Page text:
Less favourable treatment on its own cannot amount to discrimination

Section 39(2) of the Equality Act 2010 states that an employer cannot discriminate against an employee in any aspect of their employment. This includes terms and conditions, benefits, opportunities for promotion, reasons for dismissal or by subjecting them to any detriment due to a protected characteristic.

The Employment Appeal Tribunal (EAT) has now provided some helpful guidance on the correct approach to be taken where the employee has suffered less favourable treatment but no detriment.  The EAT held in Singh v Cordant Security Ltd that a failure to investigate a groundless grievance cannot amount to discrimination where the employee in question has not suffered a detriment.


Mr Singh (a security guard of Indian ethnic origin) was employed by Cordant Security Ltd. On Friday, 8 November 2013, his supervisor was informed that Mr Singh smelt of alcohol.

On Monday, 11 November 2013, Mr Singh gave a statement about why he had been unfit to work on the previous Friday. Mr Singh then reported that his supervisor had used racially abusive language towards him.

The allegation related to alcohol consumption was investigated and a disciplinary meeting was held on 13 January 2014. However, the employer failed to investigate the allegations of race discrimination. At that hearing, the counter allegation of racially abusive language was repeated but again no action was taken.

Mr Singh instituted proceedings in the Employment Tribunal alleging that the use of racially abusive language amounted to direct discrimination on grounds of race.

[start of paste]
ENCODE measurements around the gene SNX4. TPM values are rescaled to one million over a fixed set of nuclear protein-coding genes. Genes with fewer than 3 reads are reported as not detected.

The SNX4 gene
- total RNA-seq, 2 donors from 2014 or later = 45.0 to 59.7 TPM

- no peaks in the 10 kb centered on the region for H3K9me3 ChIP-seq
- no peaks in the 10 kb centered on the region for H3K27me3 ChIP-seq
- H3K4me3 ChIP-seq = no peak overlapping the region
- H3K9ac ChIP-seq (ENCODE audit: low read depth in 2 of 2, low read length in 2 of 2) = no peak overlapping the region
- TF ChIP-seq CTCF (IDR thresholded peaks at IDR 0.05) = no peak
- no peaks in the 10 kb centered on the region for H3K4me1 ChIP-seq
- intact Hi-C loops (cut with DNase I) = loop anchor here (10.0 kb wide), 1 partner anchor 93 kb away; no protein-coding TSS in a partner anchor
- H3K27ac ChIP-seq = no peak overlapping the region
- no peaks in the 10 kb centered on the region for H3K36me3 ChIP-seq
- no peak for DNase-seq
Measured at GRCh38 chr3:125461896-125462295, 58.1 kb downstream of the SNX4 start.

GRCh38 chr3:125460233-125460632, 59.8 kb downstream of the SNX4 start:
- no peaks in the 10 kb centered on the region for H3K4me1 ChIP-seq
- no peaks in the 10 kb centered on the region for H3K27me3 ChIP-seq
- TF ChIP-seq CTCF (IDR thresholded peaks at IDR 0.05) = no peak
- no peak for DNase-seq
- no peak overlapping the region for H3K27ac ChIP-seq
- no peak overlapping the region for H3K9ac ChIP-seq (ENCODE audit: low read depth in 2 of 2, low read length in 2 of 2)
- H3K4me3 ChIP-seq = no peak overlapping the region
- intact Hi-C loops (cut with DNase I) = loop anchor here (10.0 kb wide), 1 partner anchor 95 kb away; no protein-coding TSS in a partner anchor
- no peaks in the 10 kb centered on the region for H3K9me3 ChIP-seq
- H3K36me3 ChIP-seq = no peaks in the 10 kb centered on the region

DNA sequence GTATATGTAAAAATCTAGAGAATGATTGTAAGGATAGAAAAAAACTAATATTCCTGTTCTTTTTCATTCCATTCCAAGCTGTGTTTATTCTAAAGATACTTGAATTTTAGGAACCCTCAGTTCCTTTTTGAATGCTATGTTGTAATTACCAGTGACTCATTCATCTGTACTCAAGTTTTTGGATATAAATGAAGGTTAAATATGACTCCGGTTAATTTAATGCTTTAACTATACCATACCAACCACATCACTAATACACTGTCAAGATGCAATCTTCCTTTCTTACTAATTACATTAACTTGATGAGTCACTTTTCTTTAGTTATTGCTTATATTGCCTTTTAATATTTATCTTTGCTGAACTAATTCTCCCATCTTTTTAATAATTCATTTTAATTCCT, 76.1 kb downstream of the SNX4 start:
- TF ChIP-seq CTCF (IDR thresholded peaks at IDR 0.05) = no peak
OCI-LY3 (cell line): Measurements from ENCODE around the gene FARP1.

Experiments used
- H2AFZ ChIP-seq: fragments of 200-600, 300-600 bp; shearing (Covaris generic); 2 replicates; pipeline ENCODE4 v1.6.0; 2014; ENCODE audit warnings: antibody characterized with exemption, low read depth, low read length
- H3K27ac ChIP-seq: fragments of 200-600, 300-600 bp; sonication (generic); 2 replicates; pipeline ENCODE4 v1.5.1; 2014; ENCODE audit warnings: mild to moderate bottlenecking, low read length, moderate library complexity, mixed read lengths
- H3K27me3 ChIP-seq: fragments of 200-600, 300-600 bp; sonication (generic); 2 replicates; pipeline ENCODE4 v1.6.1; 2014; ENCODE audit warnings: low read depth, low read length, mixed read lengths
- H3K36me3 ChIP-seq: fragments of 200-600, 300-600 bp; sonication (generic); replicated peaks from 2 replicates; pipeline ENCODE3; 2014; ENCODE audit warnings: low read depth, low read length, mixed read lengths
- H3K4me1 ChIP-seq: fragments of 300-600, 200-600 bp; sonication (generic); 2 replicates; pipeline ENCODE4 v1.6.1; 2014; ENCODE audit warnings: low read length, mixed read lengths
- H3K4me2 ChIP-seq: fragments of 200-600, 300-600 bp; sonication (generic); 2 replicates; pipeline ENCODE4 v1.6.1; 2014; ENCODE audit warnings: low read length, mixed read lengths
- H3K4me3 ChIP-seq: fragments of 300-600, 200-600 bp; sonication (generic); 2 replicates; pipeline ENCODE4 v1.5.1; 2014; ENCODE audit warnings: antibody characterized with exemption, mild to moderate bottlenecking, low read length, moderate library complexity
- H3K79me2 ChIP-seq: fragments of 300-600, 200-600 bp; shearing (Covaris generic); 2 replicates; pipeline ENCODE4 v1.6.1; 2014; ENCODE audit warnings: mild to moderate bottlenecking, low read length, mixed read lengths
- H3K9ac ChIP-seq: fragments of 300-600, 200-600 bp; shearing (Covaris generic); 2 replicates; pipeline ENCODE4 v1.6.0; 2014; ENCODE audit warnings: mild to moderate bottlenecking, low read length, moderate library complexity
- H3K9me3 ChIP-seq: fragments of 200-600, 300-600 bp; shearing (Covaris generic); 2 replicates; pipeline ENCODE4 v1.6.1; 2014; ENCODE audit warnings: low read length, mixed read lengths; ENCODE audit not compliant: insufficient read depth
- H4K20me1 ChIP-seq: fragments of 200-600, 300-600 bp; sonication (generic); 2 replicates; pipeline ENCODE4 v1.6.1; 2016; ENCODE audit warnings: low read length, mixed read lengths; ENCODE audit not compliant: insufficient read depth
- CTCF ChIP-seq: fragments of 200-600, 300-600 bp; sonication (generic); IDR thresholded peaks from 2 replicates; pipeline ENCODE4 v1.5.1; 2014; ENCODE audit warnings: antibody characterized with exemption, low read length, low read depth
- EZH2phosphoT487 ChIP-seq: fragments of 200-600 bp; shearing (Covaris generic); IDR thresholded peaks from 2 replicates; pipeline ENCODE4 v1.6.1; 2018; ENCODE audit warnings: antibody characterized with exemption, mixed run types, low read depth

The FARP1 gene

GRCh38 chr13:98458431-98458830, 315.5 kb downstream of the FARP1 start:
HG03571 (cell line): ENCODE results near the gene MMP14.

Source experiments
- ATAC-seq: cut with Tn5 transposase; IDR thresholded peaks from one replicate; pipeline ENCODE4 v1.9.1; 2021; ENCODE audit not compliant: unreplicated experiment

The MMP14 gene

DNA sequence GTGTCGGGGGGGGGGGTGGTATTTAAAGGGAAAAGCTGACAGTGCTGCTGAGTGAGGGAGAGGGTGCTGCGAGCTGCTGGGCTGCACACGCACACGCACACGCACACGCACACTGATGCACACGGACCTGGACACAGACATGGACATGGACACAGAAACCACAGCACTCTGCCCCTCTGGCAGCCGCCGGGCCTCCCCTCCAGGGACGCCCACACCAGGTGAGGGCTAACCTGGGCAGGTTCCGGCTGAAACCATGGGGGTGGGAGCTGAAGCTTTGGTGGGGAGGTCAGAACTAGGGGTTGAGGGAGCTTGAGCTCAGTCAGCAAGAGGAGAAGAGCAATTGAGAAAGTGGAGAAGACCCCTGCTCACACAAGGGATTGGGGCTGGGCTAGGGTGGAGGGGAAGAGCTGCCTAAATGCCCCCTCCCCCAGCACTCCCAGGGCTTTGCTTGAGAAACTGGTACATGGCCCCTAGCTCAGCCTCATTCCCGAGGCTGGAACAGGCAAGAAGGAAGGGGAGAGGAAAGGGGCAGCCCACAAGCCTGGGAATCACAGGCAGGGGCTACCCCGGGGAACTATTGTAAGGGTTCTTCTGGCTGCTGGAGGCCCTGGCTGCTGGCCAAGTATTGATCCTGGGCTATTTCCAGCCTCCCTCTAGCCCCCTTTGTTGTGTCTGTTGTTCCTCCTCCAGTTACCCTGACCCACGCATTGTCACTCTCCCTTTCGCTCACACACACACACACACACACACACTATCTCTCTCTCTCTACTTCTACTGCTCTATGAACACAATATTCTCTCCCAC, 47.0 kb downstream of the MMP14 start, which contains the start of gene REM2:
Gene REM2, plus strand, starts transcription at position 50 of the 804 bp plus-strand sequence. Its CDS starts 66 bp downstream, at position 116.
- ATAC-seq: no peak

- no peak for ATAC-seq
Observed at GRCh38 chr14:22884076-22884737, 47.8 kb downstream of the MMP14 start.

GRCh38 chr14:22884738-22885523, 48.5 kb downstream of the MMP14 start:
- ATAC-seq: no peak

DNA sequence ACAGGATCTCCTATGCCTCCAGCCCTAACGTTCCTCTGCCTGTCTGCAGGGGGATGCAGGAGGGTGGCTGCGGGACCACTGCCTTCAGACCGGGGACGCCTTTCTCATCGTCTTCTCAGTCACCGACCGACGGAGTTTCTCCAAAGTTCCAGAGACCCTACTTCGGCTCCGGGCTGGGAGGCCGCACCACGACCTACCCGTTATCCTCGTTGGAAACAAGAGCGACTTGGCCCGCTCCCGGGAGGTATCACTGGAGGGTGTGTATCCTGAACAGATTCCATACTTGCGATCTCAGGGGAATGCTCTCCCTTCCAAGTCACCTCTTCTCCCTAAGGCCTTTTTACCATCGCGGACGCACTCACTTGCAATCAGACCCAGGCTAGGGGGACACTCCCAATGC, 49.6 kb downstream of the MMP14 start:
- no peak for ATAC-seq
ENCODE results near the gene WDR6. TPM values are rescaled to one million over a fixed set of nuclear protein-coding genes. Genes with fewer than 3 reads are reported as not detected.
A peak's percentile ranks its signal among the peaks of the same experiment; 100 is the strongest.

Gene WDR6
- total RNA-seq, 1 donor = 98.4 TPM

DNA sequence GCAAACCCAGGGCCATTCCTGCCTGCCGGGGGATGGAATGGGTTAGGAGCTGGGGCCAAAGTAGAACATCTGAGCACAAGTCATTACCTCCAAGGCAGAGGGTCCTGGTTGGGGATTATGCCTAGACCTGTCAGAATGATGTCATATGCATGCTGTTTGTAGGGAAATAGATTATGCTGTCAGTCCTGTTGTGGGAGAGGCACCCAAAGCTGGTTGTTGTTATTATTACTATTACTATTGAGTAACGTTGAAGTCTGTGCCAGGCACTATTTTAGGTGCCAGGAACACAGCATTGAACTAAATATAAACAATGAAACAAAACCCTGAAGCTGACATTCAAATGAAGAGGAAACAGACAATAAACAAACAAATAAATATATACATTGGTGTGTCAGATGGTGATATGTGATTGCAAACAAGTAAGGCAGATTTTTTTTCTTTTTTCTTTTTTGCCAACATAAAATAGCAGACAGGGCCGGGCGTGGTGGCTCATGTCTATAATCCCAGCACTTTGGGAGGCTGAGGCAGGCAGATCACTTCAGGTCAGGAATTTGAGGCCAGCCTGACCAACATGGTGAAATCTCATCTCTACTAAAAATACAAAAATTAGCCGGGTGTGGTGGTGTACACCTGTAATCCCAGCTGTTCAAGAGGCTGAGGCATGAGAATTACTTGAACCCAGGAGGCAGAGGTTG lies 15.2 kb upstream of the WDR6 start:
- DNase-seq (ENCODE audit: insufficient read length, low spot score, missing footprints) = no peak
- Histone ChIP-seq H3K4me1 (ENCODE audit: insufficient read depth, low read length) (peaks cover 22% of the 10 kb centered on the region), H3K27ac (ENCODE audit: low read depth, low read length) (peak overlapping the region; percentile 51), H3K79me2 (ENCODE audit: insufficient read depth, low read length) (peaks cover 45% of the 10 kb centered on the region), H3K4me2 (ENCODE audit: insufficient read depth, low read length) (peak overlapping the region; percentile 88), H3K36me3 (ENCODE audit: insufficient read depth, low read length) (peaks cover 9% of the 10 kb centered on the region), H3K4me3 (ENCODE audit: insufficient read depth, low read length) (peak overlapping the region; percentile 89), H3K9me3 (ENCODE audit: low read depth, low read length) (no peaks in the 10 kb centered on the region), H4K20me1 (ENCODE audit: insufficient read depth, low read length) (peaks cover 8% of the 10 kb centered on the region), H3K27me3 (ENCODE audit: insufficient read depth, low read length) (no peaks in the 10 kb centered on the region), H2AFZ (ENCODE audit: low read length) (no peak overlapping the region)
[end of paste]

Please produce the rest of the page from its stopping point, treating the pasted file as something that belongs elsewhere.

First Instance

The Employment Tribunal made a finding of fact that his supervisor had not used racially abusive language towards him and “that the Claimant must have invented them after he had been sent home because he was concerned that he might face disciplinary action.”

Despite this, the Tribunal concluded that the failure to investigate the Claimant’s complaint of racial abuse was less favourable treatment on the grounds of race. The Tribunal did not refer to the question of whether Mr Singh had suffered a detriment, nor did it identify any such detriment.

At the Remedies Hearing, the evidence suggested that the Claimant’s ill health and injury to feelings were associated with the allegation that he smelt of alcohol and that he was considered a “drunkard” both in work and in his community. It concluded that the appropriate remedy was a declaration. Cordant Security Ltd appealed to the EAT.

Employment Appeal Tribunal

The EAT confirmed that there is no contravention of section 39(2)(d) unless both discrimination (less favourable treatment on grounds of a protected characteristic) and detriment are present. The EAT found that, had Mr Singh’s complaint been investigated it would have been found to be untrue therefore no substantive detriment could be shown. The EAT overturned the declaration of discrimination.


Where a complaint is knowingly fabricated, it will be difficult for a Claimant to establish that he or she has suffered a detriment. It is unlikely that the Claimant will be successful in bringing a claim under s.39(2)(d) given that they will not have suffered any detriment if the allegation is false. However, whether or not an allegation of discrimination is true or false can only be established after an investigation has been carried out. Employers need to be mindful of the risks associated with not investigating any allegation which falls under the Equality Act 2010 given the potential consequences of a successful claim of discrimination.

For advice on how to deal with allegations of discrimination in the workplace, please contact a member of the Employment Team at Devonshires Solicitors LLP.

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